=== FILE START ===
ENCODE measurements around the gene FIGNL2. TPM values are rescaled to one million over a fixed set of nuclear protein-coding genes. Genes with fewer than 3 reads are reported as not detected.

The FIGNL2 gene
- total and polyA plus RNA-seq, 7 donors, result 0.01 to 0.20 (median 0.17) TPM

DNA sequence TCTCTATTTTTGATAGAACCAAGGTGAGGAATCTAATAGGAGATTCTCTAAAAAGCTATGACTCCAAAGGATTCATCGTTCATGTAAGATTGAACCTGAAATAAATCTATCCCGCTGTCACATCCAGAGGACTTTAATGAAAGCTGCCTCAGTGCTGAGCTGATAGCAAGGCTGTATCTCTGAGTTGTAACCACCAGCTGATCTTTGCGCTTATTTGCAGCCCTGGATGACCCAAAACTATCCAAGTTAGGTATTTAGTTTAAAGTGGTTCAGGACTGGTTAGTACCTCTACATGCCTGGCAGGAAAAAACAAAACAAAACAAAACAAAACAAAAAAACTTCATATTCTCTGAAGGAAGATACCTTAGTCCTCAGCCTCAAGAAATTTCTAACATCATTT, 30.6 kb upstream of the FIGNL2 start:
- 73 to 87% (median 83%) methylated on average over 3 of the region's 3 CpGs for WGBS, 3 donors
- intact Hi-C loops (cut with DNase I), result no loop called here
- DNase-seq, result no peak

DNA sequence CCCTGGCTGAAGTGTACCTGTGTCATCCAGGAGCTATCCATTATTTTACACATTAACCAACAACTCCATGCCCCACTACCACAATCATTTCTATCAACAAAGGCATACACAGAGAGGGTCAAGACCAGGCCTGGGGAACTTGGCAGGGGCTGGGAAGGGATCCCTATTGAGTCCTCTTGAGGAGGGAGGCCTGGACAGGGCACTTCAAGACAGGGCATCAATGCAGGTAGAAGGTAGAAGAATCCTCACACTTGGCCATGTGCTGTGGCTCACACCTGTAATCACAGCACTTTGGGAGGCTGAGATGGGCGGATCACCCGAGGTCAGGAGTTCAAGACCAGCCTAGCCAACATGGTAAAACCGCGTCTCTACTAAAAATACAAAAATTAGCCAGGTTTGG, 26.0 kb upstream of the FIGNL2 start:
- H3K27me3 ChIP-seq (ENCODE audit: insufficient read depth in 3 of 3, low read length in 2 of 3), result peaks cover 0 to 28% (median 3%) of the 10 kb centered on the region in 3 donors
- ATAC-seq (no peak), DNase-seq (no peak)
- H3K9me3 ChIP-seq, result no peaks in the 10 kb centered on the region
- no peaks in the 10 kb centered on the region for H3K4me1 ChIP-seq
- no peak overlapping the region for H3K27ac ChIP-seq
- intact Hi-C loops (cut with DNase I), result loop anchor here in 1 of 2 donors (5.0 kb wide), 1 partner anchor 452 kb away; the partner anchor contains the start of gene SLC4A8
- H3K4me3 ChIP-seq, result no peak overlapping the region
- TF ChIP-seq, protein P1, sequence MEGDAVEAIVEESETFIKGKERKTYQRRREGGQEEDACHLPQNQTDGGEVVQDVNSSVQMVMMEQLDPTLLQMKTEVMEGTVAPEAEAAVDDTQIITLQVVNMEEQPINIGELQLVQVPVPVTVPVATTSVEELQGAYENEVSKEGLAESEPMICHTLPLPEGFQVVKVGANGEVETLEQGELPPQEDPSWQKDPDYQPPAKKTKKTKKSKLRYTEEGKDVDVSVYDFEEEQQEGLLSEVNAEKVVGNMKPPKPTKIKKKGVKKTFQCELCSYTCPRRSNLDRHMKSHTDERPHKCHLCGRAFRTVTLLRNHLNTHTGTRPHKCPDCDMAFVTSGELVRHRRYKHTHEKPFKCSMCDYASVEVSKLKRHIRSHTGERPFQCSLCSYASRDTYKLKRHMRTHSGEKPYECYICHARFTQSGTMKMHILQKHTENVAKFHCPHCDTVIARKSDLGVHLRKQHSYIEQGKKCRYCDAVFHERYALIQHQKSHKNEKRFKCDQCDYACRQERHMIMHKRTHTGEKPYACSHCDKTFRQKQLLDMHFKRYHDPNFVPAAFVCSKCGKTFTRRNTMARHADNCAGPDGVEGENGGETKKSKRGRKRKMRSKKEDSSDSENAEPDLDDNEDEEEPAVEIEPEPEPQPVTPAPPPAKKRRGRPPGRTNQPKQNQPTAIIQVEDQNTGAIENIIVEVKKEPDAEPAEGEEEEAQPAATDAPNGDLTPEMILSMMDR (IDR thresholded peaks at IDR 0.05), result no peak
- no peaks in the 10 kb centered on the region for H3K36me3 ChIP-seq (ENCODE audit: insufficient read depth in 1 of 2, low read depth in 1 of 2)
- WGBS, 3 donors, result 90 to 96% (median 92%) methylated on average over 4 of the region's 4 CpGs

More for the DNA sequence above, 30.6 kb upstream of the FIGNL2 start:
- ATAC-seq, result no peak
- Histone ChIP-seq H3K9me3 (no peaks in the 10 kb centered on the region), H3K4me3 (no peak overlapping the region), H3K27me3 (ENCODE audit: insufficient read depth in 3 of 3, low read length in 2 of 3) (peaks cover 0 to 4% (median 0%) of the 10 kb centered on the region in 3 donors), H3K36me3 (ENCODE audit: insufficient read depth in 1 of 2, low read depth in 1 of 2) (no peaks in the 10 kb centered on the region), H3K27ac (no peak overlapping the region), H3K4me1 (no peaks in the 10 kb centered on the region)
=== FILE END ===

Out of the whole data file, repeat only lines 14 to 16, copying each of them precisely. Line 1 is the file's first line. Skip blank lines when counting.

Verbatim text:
- intact Hi-C loops (cut with DNase I), result loop anchor here in 1 of 2 donors (5.0 kb wide), 1 partner anchor 452 kb away; the partner anchor contains the start of gene SLC4A8
- H3K4me3 ChIP-seq, result no peak overlapping the region
- TF ChIP-seq, protein P1, sequence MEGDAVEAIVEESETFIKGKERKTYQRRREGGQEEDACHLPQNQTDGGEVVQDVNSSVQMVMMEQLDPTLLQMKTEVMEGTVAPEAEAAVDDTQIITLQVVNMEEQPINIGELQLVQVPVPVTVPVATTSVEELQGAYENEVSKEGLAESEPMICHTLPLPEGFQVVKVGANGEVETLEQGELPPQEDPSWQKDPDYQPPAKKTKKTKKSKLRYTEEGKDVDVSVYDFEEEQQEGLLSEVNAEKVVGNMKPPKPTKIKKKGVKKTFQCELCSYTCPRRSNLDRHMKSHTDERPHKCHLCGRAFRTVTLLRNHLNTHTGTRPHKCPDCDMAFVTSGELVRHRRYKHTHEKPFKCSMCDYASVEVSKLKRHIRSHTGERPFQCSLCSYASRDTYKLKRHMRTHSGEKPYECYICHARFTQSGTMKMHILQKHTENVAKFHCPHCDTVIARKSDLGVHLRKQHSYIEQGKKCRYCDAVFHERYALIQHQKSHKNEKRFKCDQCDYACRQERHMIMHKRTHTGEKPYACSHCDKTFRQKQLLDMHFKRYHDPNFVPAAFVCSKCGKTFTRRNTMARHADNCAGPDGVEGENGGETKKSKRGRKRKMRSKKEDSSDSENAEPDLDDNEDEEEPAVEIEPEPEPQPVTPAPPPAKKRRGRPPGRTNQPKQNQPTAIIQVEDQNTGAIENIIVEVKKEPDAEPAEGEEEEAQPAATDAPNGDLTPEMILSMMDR (IDR thresholded peaks at IDR 0.05), result no peak